Global Warming about to cool Down?

With release of a news report stating that the earth is entering a cooling phase it seems to this radish that the confusion about global warming will only continue. Global warming is of course an immensely complex debate filled with internal inconsistencies, conflicting data and competing ideologies. To the average observer it is very hard to determine whether one is experiencing the normal fluctuations in the weather cycle or long term changes. For example it is quite easy to confuse Australia’s current drought with the issue of global warming. Whereas the drought is more likely to be consistent with the EL Nino and La Nina cycles. Are we experiencing rising temperatures or the coolest decade on record? Of course its not for this radish to say, but what I dislike is the conflation of the global warming debate with environmental issues in general. As a vegetable I have a pretty invested interest in caring for the earth and I’m not just referring to carbon credits. All the debate surrounding this issue has served to distract us from other important issues, including but not limited to pollution of our air, waterways and earth, the build up of toxins in the air, water and soil, acid rain, decimation of our forests, over fishing, species extinction, land clearing and depressingly the list goes on.

The radical radish wants to see an environmental discussion that considers the issues holistically and is not side lined by the carbon/energy/fuel crisis, which while an important component for ecological consideration is far from being the whole story.

While searching for informative links FYI I come across this gem of an article describing a bet between a British scientist and two Russian scientists who are ‘climate change skeptics’. It is ideas like this that keep this radish cynical:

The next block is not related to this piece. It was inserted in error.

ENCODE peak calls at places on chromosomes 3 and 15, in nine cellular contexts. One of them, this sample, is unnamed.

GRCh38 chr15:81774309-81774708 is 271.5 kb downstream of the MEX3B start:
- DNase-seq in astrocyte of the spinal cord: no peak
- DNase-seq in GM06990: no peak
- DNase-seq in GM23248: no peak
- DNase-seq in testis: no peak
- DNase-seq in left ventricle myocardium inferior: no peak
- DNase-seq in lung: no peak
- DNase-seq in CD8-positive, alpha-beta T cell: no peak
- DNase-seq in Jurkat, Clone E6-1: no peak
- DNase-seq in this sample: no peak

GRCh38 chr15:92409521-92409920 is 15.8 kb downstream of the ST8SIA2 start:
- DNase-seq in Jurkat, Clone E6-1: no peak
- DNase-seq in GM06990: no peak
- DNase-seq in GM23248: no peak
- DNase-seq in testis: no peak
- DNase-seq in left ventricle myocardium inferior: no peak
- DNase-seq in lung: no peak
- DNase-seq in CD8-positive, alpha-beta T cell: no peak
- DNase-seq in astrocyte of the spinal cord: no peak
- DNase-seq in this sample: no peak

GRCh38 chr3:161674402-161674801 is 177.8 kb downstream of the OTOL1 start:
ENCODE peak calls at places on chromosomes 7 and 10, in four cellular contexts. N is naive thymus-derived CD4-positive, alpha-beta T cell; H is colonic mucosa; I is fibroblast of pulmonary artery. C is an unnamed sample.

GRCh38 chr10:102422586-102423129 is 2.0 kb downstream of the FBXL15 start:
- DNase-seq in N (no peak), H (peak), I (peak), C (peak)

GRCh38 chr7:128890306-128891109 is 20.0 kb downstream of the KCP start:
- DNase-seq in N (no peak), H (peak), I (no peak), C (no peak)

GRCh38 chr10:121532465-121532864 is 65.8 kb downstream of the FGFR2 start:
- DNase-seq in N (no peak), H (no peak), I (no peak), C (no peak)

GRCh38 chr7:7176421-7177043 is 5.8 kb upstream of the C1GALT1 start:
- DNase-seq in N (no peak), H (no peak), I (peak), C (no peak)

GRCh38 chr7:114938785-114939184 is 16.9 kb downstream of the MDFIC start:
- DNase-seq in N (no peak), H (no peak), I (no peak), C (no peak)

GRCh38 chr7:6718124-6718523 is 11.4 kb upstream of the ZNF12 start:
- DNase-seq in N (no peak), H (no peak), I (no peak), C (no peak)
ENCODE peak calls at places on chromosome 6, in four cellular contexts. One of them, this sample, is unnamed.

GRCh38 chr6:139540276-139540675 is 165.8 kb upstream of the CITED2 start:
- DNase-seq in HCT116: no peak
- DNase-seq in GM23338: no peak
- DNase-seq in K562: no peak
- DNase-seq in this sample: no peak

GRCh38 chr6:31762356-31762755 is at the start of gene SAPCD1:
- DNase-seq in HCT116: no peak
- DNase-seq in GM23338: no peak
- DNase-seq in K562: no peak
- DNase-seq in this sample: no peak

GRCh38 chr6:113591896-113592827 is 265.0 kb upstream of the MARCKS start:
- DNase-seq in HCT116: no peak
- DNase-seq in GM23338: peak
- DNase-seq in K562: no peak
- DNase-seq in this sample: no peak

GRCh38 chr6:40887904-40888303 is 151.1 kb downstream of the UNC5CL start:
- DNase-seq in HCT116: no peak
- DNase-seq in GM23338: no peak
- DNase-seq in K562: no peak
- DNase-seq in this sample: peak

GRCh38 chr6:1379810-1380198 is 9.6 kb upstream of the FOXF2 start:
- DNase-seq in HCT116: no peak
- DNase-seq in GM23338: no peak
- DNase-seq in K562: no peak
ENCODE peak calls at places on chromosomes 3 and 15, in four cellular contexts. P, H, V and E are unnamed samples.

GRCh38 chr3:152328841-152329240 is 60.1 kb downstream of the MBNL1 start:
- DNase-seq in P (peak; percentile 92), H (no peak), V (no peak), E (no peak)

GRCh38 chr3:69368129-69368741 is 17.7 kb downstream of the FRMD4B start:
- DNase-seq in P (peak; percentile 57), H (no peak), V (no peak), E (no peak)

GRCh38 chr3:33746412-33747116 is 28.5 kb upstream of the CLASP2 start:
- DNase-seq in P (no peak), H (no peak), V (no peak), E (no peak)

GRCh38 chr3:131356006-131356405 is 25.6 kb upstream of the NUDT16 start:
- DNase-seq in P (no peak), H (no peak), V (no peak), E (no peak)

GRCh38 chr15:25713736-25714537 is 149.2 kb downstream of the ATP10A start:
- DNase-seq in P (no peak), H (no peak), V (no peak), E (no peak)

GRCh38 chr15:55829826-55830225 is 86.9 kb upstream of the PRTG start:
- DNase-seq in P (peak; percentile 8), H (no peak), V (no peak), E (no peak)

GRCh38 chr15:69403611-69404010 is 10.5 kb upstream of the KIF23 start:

He also suggests setting up a financial-style futures market to allow those with critical stakes in the outcome of climate change to gamble on predictions and hedge against future risk.

There’s a solution, turn it into a financial futures market just to guarantee that no matter what happens somebody will benefit. Bet that the world is going to warm up and now you have a vested interest in ensuring that it does, now there’s a way to motivate the world to change its environmentally destructive ways. But nobody asks me I’m just a wee radish living near a compost heap.

What do Corey Worthington and Miley Cyrus have in common?

Not being a big TV watcher here in the vege patch I was going to leave the whole Corey Worthington thing well alone. I don’t watch Big Brother so I was of course not going to bother with BB08 and made my opinion clear here. But the comments of others who like to engage with pop culture more than this radish made me rethink my stance. Perhaps this radical radish was being more hypocritical than critical in its thinking. So one blog led to another and now I feel confident enough to discuss Corey with more empathy and less vitriol then I otherwise would have.

Miley Cyrus posed for Vanity Fair wearing nothing but sheets and was made to apologise to the public for her foolishness. The 15 year old Hannah Montana star was made to apologise by Disney in order to minimise any PR damage to their brand. Of course neither Vanity Fair nor any of Miley’s minders who let this happen were made to apologise. So a young girl is manipulated into a compromising position and she is the one that has to say sorry. This story got me all riled up. It is very easy to view this story with a feminist lens and rage against the sexualisation of the young, the PR maneuvering by Disney who are attempting to keep her image ‘clean’, the way in which the photo shot plays up to societal expectations of young girls as readily available sex objects (alright I haven’t seen the pics, and they may be ‘artsy’ as claimed, but theres a pretty unambiguous symbolism in a picture of a teenage girl naked between sheets), but interestingly enough I have realised that the Corey story is actually quite similar. Maybe minus the sex.

So Corey throws a party that gets out of control. Then the media gets hold of the story and things get further out of control. Corey, the unrepentant party boy, is loved by some and loathed by others. Promoter Max Markson sees potential in the media exposure Corey received and Corey was taught to DJ and perform at parties set up by Max. Then, the big score, Max does a deal with channel Ten that sees Corey do a stint in the Big Brother house timed to coincide with the releases of his single, a cover of (what else could it be), The Beastie Boys ‘You gotta fight for your right to party’.